The current population of India clocks at 1.3 billion. The number of mobile subscription crossed 1 billion figure in October 2015 and the count has increased to 1.03 billion as of May 2016, according to the country’s telecom regulator. Mobile phones have become a need in people’s life for communication as well as other day-to-day activities. With the growing usage, the number of mobile towers in India has reached 400,000 which is expected to increase by 3% over the next three to five years.
Since the mobile phones have become a necessity in this communication era, mobile towers are mushrooming like never before. We, however, are ignoring the exposure of the electromagnetic field (EMF) emitted by the towers and the phones. According to a report by WHO, the EMF produced are classified by the International Agency for Research on Cancer as serious health hazards. It is believed that the radiofrequency waves emitted from these towers are seriously harmful. However, despite many studies conducted in the last two decade, no adverse health effects have been established as being caused by mobile phone or towers, reports WHO. In fact, the another well-known association from Germany, known as ICNIRP, claims that in spite some uncertainty in this area, the recent evidences completely debunk the myth that mobile phone usage can cause brain tumours in adults.
Role of the Government
India has adopted one of the most stringent EMF exposure norms in the world according to a report by Department of Telecommunications, India.
The norms for the Mobile Towers are:
- EMF exposure limit (Base Station Emissions) is lowered to 1/10th of the existing ICNIRP exposure level effective from 1st September 2012.
- Telecom Enforcement Resource & Monitoring (TERM) Cells of DOT have been entrusted with the job of conducting an audit on the shelf of certification furnished by the service providers. TERM Cell shall carry out test audit up to 10% of the BTS site on a random basis and in all cases where there is a public complaint.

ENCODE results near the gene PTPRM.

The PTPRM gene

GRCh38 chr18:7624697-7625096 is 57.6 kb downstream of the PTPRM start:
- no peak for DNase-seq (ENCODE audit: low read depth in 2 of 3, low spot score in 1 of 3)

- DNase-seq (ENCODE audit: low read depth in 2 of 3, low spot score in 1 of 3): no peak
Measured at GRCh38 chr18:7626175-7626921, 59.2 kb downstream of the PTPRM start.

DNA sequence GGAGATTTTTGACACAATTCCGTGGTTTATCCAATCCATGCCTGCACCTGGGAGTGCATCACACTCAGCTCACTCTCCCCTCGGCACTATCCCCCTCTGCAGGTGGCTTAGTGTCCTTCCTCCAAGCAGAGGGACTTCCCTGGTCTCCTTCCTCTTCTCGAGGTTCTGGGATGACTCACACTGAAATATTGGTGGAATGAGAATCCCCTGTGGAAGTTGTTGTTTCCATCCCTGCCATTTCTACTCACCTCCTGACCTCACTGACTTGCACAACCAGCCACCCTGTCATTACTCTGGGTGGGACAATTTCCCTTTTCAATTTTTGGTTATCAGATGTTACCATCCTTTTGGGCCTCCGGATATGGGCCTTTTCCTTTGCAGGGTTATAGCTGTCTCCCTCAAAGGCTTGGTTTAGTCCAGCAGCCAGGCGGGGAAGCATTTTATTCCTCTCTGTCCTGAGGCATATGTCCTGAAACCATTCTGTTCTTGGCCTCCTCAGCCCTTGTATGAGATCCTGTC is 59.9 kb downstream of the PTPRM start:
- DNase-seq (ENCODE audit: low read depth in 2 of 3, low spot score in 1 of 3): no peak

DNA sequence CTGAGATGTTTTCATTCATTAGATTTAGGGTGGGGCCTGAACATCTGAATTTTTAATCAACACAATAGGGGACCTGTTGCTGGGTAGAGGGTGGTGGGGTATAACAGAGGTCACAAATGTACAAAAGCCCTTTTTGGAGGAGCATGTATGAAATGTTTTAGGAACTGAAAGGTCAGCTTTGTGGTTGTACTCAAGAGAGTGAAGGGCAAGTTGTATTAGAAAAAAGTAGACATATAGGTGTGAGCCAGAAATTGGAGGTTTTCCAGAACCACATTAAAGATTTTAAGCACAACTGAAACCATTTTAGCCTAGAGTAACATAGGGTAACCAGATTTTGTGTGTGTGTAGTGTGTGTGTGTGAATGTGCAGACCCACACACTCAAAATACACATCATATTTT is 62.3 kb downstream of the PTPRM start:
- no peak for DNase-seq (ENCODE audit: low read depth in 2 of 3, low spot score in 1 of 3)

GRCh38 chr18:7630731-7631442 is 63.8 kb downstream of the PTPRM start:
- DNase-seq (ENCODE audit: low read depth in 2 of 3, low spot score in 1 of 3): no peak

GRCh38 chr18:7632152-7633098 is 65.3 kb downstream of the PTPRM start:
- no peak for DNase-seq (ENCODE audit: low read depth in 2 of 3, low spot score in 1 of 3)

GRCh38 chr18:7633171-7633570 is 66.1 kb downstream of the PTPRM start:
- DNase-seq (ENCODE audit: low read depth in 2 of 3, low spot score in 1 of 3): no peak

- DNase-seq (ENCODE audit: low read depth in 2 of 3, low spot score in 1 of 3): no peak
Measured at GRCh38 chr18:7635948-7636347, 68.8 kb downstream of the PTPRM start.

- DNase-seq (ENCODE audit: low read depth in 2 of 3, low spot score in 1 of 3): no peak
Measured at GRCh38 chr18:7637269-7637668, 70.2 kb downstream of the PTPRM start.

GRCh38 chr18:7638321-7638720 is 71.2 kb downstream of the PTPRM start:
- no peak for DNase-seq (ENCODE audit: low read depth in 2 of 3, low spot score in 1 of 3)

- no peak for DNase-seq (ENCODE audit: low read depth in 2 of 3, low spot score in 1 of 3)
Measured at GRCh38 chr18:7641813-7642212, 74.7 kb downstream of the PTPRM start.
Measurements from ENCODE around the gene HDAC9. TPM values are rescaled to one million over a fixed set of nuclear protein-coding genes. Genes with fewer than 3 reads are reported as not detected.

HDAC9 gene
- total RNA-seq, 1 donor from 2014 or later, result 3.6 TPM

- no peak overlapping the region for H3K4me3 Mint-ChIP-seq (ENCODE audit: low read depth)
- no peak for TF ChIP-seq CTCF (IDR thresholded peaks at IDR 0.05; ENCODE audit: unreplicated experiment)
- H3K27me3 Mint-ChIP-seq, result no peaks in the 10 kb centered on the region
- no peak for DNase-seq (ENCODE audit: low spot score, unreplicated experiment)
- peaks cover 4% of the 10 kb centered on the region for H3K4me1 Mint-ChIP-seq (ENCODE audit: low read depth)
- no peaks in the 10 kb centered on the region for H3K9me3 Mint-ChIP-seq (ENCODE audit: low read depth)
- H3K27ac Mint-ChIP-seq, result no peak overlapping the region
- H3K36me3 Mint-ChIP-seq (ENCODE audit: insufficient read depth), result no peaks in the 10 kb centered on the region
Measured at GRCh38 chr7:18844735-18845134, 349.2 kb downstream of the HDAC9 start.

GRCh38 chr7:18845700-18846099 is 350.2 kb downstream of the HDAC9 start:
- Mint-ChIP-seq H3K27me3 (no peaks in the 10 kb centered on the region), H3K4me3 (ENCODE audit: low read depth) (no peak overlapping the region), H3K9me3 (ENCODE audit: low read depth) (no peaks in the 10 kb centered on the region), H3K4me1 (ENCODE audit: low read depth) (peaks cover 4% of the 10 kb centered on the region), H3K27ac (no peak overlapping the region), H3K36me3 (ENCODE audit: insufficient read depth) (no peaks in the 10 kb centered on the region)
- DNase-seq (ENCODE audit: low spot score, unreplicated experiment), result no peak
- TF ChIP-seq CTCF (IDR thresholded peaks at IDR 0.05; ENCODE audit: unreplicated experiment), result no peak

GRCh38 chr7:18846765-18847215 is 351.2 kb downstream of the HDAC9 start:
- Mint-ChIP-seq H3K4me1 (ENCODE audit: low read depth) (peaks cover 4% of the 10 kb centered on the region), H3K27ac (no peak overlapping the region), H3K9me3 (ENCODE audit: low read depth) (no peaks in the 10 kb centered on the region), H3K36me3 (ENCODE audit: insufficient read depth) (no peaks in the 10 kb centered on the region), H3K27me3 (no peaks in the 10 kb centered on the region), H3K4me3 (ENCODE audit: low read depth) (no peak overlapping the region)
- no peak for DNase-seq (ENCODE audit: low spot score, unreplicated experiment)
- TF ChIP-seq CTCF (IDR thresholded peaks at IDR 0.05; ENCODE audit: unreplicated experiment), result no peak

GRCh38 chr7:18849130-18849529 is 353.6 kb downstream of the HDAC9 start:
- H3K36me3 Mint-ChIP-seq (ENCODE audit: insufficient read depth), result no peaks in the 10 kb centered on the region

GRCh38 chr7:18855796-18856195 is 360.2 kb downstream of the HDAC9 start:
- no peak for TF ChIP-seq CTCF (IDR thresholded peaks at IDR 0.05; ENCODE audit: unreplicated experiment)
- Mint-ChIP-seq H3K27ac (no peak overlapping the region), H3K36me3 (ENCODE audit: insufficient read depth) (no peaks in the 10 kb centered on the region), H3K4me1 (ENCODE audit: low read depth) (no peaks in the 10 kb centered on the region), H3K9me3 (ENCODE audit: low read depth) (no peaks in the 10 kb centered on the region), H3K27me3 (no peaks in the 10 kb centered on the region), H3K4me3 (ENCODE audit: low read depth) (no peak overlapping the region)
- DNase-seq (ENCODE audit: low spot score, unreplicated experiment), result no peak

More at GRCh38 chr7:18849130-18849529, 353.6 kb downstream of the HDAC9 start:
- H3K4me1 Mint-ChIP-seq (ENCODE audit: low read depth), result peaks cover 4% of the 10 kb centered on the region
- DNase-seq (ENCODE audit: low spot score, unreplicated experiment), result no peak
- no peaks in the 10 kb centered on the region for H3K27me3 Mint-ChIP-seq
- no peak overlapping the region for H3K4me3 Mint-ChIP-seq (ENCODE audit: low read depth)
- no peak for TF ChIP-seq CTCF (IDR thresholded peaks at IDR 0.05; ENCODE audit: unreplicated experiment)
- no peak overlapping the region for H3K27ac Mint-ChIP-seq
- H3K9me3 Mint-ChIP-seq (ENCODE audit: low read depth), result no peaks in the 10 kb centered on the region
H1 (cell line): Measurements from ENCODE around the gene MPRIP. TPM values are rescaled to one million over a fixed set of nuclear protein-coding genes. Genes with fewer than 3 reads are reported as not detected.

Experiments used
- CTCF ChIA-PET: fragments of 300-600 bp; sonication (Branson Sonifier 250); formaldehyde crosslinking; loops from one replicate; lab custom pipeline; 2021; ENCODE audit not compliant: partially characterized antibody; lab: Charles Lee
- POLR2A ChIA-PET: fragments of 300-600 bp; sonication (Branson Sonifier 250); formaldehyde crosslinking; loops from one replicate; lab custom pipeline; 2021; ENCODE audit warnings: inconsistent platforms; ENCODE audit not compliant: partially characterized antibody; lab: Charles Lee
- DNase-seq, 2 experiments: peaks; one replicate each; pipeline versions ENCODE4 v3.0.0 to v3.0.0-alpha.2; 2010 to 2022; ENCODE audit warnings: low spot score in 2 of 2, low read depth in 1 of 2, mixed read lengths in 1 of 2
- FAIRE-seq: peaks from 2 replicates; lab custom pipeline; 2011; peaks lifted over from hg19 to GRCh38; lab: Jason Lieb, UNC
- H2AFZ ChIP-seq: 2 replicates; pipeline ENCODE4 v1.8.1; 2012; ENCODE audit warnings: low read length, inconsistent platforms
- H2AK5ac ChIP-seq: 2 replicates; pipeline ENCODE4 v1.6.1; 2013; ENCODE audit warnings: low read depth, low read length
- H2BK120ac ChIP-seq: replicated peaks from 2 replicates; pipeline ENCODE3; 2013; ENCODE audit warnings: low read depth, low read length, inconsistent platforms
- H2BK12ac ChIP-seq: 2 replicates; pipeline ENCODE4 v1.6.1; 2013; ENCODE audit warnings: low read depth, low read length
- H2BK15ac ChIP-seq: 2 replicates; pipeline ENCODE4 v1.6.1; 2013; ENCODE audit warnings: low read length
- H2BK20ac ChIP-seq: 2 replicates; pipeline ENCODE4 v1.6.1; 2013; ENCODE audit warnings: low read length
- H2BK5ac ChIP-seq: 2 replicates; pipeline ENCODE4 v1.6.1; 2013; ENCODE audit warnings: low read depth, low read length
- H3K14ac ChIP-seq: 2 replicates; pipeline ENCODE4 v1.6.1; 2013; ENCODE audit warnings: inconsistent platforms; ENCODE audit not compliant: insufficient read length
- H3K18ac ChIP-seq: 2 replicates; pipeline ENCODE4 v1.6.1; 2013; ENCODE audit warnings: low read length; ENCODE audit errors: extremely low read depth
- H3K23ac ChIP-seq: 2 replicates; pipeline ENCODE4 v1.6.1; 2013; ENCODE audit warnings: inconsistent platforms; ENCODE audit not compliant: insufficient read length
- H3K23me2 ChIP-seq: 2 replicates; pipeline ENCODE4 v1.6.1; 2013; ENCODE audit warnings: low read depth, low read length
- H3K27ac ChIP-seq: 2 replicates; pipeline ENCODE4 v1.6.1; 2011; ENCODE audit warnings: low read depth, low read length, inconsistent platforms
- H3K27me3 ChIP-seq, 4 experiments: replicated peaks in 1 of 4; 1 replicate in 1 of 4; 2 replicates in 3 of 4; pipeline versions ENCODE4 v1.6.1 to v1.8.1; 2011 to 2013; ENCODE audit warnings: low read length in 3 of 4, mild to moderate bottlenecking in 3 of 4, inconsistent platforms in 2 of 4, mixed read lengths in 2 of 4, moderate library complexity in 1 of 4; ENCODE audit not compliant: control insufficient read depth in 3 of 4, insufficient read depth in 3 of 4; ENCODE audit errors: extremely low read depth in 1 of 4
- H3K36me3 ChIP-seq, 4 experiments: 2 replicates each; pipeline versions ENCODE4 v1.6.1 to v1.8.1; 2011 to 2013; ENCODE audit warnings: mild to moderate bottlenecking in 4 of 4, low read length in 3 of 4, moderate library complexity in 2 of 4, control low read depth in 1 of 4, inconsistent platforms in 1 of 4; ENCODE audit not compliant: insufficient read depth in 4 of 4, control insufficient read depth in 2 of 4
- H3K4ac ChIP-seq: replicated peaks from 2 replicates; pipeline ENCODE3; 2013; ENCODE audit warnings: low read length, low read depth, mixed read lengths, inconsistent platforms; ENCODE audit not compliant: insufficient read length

- Telecom Engineering Centre (TEC) has revised the Test Procedure for measurement of EMF for verification of EMF compliance for BTS towers in accordance with new standards effective from 1st September 2012.
- For non-compliance of EMF standards, a penalty of Rs. 5 lakh is liable to be levied per BTS per service provider.
The norms for Mobile Handsets are:
- All the new designs of mobile handsets shall comply with the SAR values of 1.6 W/kg averaged over 1 gram of human tissue w.e.f. 1st September 2012.
- Since 1st September 2013, only the mobile handsets with revised SAR value of 1.6 W/kg had been permitted to be manufactured or imported in India.
- Specific Absorption Rate (SAR) value information display on the mobile handsets like IMEI display.
- All cell phone handsets sold in the market in India shall comply with relevant standards and shall be available in hand free mode.
- Mobile handsets manufactured and sold in India or imported from other countries are being checked on a random basis for compliance of SAR limit since TEC SAR Laboratory was set up at the end of 2012.
While the Government of India is keeping a check on reduced exposure, we would like to debunk some myths by providing the facts revolving around the existence of mobile towers and mobile phones.
There are other ways as well which help in reducing the exposure like limiting the number and length of calls, using the phone in areas of good reception, distancing the phone from the body, using a headset to keep the phone away from the head. However, no adverse health effects due to mobile towers or mobile phones have been established till date.
Need for the Towers and Mobiles
On the other hand, we need these mobile towers to help India grow and for a better connected India. Most of the work these days depends on voice calls and the internet, for which the mobile towers are much needed. Without these mobile towers the whole communication system and transactions will come to a halt. In fact, in an era of digital communication, we need a number of towers for a better and faster connectivity. Out of the 400,000 towers, only 700 are standalone 3G and 4G towers. In India, there are 367 million mobile internet users, and the figure is expected to reach 400 million by 2017. Thus, the connectivity is solely dependent on these towers.
To sum it all up, no established report suggests the use of mobile phones or presence of mobile towers have any adverse health effect. It is, however, suggested that we should be very cautious about the radiations and the usage. With the increasing number of mobile handsets and towers around us, the exposure towards the radiation will also increase. It is, therefore, always a better idea to be cautious and prevent hazards.